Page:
BISBEE — There is a new store on Main Street in Old Bisbee and it is one that fills a niche when it comes to kid-friendly places.
In fact, it is more than just a kid-friendly place. Jen’s Angels is a kid place with racks of vintage kids’ clothing looking for new homes, toys waiting for little hands and unique delights for parents’ pleasures.
Jennifer Blanc Biehn and Michael Biehn, both actors, “met” Bisbee 18 months ago on a quick trip. Michael was in Tombstone for Doc Holli-DAYS, celebrating the film “Tombstone” and his role as gunslinger Johnny Ringo.
Someone made the suggestion to visit Bisbee while they had the chance, said Jennifer. Michael spent his teen years in different parts of Arizona, but not in Bisbee. With just 45 minutes open, they shot down to the mining town turned artist community and were “charmed.”
“Michael said he wanted to move to Bisbee, so we stayed in bed and breakfasts over the next few months until we found our home,” Jennifer said.
The appeal of owning a shop on Main Street was beginning to grow and she racked her brain to figure out what to sell. There were many shops for adults, but nothing for kids. So the idea of a children’s store took root.
“I wanted to sell kids’ clothes, some vintage things and find local people who make awesome things to sell in the shop,” Jennifer said. “People can consign their kids’ clothes and toys. It turned into a passionate, fun project.”
In the process, she made her first friend, Ranelle Matthews, maker of Opal Moth soaps available at the shop, who introduced her to many other people, including comic Doug Stanhope (whom Michael had heard online) and artist Carolyn Toronto, who created the imaginative, pastel murals on the shop’s walls.
Jennifer set up a “Bling Stop” where a child can play with all sorts of things sparkly and shiny. There also is a basket of little cars for kids to play with.
“It’s a favorite with little girls,” Jennifer said. “The kids can come in and have a good time. We have stuff they’re allowed to touch, to play with, to have fun.”
General manager Brad Hardy, who does not have any children, said, “I had no idea something like this was needed in Bisbee. You just don’t see kids around here. Now, we have a lot of families who consign things with us. And, we’re seeing a lot of visiting families come in to see what we have.”
He is also the mask enforcer as Bisbee still requires masks be worn in the city.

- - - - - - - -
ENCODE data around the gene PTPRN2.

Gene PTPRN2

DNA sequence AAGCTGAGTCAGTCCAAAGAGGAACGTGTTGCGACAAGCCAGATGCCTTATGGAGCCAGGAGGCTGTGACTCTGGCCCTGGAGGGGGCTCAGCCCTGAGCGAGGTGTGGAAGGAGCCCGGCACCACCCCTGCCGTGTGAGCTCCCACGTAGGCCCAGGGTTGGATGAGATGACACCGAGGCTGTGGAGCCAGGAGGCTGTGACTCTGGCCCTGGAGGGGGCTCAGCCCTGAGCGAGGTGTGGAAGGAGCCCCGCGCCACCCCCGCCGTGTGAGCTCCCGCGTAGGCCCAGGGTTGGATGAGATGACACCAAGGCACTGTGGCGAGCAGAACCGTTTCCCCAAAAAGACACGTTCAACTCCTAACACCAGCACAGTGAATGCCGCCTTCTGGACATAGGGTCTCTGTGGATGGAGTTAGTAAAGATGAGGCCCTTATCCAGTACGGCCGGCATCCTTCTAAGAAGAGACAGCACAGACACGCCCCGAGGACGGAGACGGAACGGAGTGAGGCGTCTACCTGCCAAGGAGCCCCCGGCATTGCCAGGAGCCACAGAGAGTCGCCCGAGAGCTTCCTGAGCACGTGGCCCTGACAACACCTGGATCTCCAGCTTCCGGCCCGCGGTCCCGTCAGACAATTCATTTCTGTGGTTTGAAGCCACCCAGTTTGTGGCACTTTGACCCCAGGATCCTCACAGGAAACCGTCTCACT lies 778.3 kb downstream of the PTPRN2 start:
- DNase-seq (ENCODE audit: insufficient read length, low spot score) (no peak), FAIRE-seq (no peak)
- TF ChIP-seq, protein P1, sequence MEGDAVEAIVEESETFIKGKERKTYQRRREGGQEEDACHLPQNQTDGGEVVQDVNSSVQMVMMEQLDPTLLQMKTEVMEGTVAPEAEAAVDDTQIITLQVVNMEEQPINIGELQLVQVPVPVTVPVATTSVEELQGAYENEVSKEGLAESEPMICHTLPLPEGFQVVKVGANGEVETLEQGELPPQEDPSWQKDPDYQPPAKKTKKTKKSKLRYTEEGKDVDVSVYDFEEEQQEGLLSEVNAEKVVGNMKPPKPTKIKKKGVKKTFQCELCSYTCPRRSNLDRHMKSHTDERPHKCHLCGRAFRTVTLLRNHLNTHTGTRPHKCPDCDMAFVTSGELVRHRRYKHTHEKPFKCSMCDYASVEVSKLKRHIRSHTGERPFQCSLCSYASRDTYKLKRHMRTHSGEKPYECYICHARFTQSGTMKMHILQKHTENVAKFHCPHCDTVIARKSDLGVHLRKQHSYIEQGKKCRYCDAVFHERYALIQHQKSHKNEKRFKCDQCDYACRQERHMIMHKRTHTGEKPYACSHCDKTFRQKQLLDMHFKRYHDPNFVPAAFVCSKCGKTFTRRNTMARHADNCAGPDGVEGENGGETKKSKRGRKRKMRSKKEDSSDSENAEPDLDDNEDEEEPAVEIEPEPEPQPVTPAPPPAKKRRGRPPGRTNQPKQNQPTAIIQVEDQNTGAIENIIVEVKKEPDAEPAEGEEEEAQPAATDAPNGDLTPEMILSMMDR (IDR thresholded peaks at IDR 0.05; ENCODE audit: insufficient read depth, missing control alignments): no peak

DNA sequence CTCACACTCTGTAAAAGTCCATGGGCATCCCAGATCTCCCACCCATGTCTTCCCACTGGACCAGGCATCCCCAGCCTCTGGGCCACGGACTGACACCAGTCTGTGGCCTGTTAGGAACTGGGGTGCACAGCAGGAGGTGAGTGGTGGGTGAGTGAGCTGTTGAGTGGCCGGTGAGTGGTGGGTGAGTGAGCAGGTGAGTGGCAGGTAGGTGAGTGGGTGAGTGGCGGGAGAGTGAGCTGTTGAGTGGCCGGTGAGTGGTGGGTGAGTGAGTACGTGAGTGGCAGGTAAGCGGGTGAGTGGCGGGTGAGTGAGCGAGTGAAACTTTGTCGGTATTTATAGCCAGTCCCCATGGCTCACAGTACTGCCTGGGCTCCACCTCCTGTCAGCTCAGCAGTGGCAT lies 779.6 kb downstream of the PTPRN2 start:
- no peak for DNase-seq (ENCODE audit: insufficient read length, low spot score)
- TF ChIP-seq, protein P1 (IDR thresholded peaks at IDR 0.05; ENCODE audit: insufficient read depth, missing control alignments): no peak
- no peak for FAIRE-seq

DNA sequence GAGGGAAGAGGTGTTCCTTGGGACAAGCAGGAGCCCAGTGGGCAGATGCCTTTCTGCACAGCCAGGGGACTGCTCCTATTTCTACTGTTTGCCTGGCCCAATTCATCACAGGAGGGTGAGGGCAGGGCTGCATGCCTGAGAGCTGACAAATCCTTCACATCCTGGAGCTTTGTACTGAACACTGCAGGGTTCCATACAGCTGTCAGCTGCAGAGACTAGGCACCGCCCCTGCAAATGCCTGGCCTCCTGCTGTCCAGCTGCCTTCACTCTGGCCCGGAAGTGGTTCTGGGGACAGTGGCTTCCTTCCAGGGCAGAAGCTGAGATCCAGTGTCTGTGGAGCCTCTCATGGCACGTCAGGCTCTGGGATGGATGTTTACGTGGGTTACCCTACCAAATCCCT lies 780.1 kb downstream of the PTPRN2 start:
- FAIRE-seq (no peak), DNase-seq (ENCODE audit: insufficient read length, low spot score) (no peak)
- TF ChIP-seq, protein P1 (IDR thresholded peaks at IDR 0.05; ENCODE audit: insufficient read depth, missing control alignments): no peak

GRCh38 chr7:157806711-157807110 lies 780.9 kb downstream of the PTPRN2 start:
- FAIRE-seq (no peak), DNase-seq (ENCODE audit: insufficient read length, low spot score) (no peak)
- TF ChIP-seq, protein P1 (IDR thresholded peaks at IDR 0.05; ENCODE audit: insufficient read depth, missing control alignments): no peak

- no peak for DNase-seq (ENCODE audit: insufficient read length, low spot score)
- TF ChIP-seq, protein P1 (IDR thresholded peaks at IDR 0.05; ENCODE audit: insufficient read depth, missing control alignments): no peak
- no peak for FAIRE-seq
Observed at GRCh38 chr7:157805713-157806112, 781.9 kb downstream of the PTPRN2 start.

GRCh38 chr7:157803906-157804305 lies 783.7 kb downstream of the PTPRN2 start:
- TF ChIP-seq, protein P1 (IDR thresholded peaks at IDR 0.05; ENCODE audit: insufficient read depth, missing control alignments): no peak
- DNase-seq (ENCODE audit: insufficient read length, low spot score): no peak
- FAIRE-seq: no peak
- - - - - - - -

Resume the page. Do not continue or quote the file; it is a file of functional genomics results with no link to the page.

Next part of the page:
Jen’s Angels carries POP Toys, fun and awesome collectables. There was a Cruella Deville car and a Mary Poppins figure. A Batman hooded onesie, a “Dorothy-style” blue checkered dress, a Snow White costume— so many fun things to go through.
Weighted blankets for adults and children are also available there.
And, of course, there are Johnny Ringo T-shirts, soap and candles made locally by Lux Arcana Candle Co. featuring Michael, who was also in the Terminator, the Alien sagas and many more movies.
When COVID-19 restrictions are finally loosened, she hopes to have special events for the kids, which could begin with a pottery class.
“So far, so good,” she said. “The word is getting out. We’ve had a lot of people coming in to see what we have.”
Now the family considers Bisbee home, even though there are long drives back to Los Angles to deal with their business, The Blanc/Biehn Production Company, and visit with family. With productions in Hollywood slowed due to the virus until next year, the couple believes they will be able to enjoy their new home and new friends through the holidays. Their 5-year-old son, Dashiell, is happily engaged in online learning in his former school.
Michael joined the Lowell Gym and works on his blog to provide an accurate accounting of history over legend.
They both starred in “The Victim,” a movie he also co-wrote and directed and she co-produced.
“He was so supportive of me as an actor,” she said. “We started our small film company, but it’s hard for small films to make money.”
For now, they are content and do not miss the big city life, though small town life takes some adjusting.
“This area is so inviting. It’s not chaotic. But, getting used to how news travels fast in a small town is a little hard,” she laughed. “Everyone pays attention to what happens here.”